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Evaluating the Effectiveness of Insoles and Foot Orthoses in Reducing Tibial Acceleration


The use of tibial acceleration as an indirect measure of impact loading in runners has seen an escalating interest within the research community. This surge in focus is primarily due to the inherent potential of such a metric to predict and understand the physical demands placed on runners and the possible consequences. Specifically, elevated levels of tibial acceleration have been implicated in the genesis of certain running-related injuries, most notably tibial stress fractures. Therefore, this measure has been increasingly employed as a key parameter within clinical surveillance. Guided by this context, the present study was designed to examine and compare the effectiveness of various insoles and foot orthoses in mitigating tibial acceleration, thereby potentially reducing injury risk among runners.


Experimental Design

The experimental protocol entailed the attachment of an accelerometer to the tibia of the participant to obtain acceleration data along the x, y, and z axes, with the 'ay' value being of primary interest. The study was methodically designed to incorporate a range of variables, consisting of five separate tests with two distinctive types of footwear and two different insoles. Data from the barefoot condition served as the control.

Footwear selected for the study included Vans and Reeboks, in addition to a condition with no shoes. Insoles and foot orthoses under investigation encompassed the stock insoles in both the Vans and Reeboks, as well as an aftermarket product known as inStrydes.

The tests were conducted under the following conditions: barefoot, wearing Reeboks with their stock insoles, wearing Reeboks with inStrydes, wearing Vans with their stock insoles, and wearing Vans with inStrydes.

For each test, the participant was asked to walk for a period of five minutes around a designated course on a concrete surface. The accelerometer, affixed to the participant's tibia, consistently recorded acceleration data throughout the duration of each walking session.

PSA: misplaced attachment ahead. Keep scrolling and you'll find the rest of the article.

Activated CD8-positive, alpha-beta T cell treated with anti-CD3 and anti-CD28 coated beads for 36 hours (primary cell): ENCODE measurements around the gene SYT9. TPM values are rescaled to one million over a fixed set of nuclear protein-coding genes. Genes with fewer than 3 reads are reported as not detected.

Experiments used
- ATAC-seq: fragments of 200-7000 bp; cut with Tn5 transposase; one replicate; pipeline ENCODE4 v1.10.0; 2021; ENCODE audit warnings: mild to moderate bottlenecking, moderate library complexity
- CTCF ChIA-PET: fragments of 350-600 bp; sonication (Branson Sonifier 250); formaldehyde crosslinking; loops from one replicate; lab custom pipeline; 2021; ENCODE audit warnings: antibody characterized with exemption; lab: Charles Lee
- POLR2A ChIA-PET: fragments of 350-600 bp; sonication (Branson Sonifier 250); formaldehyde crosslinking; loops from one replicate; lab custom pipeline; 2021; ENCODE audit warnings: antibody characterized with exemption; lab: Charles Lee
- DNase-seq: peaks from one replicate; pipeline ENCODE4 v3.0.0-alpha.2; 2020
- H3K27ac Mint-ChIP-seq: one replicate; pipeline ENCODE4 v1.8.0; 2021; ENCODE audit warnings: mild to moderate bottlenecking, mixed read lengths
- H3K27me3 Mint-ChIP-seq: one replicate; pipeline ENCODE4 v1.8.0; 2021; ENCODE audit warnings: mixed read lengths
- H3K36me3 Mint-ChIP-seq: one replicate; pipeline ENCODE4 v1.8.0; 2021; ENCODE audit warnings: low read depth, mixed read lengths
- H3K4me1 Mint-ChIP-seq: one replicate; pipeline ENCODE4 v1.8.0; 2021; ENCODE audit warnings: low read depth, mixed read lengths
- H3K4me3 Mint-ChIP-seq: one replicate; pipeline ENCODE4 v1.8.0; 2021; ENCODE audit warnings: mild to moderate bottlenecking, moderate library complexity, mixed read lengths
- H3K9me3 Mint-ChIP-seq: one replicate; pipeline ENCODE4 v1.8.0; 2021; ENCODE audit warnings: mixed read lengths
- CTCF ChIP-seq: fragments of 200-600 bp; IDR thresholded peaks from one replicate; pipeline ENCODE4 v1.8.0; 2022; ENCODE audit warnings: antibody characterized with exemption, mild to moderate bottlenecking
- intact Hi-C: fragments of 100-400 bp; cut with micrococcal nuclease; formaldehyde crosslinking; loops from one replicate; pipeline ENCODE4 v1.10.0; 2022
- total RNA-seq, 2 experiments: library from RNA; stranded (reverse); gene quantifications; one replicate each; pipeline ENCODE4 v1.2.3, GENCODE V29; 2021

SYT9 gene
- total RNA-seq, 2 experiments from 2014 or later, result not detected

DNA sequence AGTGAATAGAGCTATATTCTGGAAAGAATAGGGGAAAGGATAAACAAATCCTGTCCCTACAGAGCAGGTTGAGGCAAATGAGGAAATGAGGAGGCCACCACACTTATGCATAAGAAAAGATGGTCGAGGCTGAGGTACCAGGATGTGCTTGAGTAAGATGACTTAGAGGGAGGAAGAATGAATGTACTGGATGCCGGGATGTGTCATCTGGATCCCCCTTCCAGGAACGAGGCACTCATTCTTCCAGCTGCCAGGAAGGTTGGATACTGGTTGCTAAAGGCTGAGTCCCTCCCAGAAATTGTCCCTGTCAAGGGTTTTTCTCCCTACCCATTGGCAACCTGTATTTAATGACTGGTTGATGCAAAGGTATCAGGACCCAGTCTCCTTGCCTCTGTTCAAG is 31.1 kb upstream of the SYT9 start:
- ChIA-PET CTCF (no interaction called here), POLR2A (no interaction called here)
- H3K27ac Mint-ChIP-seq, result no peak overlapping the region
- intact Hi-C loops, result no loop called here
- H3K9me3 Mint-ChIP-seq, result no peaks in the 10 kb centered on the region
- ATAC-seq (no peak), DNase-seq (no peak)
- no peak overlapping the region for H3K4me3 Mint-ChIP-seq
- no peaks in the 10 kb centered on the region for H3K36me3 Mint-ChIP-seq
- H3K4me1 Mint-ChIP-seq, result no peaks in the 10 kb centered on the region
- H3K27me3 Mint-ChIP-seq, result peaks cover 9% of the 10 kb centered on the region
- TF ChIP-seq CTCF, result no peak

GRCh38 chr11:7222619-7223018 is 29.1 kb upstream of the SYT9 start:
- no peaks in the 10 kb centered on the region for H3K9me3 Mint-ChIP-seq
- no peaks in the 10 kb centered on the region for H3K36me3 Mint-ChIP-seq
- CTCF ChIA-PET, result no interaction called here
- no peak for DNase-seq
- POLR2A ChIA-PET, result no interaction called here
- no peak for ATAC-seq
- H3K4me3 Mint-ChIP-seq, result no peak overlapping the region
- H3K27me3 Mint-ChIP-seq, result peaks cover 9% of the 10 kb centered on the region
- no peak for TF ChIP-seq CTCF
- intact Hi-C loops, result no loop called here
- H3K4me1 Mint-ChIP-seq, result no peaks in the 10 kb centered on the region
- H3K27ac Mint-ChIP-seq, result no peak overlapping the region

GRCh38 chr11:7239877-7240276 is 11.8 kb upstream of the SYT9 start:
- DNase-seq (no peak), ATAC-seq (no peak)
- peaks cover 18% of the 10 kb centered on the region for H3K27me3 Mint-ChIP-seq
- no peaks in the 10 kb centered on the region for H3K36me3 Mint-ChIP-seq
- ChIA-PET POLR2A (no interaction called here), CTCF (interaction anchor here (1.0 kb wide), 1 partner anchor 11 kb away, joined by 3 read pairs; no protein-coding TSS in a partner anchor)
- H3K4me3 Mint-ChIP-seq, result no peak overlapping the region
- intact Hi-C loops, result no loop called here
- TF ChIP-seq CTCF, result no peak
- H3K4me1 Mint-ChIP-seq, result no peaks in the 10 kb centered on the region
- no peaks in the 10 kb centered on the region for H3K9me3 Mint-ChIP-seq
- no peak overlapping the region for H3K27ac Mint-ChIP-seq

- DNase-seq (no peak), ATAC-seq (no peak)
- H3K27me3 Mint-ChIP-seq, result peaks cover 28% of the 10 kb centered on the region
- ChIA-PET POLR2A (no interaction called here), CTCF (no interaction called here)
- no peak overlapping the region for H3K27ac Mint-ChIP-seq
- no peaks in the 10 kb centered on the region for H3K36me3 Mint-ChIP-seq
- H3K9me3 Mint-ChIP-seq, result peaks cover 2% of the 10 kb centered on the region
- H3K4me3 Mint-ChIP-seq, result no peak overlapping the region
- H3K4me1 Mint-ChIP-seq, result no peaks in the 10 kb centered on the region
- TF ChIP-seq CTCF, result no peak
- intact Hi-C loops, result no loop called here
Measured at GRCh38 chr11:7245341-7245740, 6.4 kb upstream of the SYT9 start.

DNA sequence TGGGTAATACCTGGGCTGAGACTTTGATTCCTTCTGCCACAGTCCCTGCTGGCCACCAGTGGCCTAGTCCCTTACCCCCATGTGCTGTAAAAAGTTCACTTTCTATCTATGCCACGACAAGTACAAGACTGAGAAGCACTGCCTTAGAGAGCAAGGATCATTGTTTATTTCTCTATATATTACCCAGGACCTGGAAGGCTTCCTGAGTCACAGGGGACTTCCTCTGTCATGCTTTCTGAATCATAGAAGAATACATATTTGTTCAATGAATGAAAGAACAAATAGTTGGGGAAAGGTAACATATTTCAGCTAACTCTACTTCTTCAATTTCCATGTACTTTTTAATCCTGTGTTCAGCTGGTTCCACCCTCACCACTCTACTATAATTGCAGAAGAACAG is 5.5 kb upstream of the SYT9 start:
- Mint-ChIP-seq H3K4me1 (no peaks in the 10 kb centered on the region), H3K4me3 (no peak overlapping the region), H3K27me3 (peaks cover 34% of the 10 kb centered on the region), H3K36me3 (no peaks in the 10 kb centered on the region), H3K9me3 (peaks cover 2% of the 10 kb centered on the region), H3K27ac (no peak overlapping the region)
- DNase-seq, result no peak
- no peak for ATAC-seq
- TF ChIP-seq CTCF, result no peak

Data Acquisition

Data was collected, logged, and subsequently compared to the baseline data obtained from the barefoot condition. Over one million data points were gathered and processed in this study.


The maximum tibial acceleration recorded in the control condition was 18.58 m/s^2.

Reeboks: Default insoles presented a 29.76% reduction in tibial acceleration relative to the control. inStrydes insoles resulted in a 31.97% decrease compared to the control.

Vans: Default insoles indicated a 29.92% decrease in tibial acceleration compared to the control, whereas the inStrydes insoles led to a reduction of 28.90%.


All evaluated insoles yielded a decrease in tibial acceleration, presumably contributing to a diminished risk of lower leg injuries. The most significant improvement was noted when the inStrydes were utilized in the Reeboks, reducing tibial acceleration by an additional 2.21% when compared to the other insoles and foot orthoses examined in this study


Radin, E. L., Parker, H. G., Pugh, J. W., Steinberg, R. S., Paul, I. L., & Rose, R. M. (1983). Response of joints to impact loading—III. Relationship between trabecular microfractures and cartilage degeneration. Journal of biomechanics, 16(7), 517-525.


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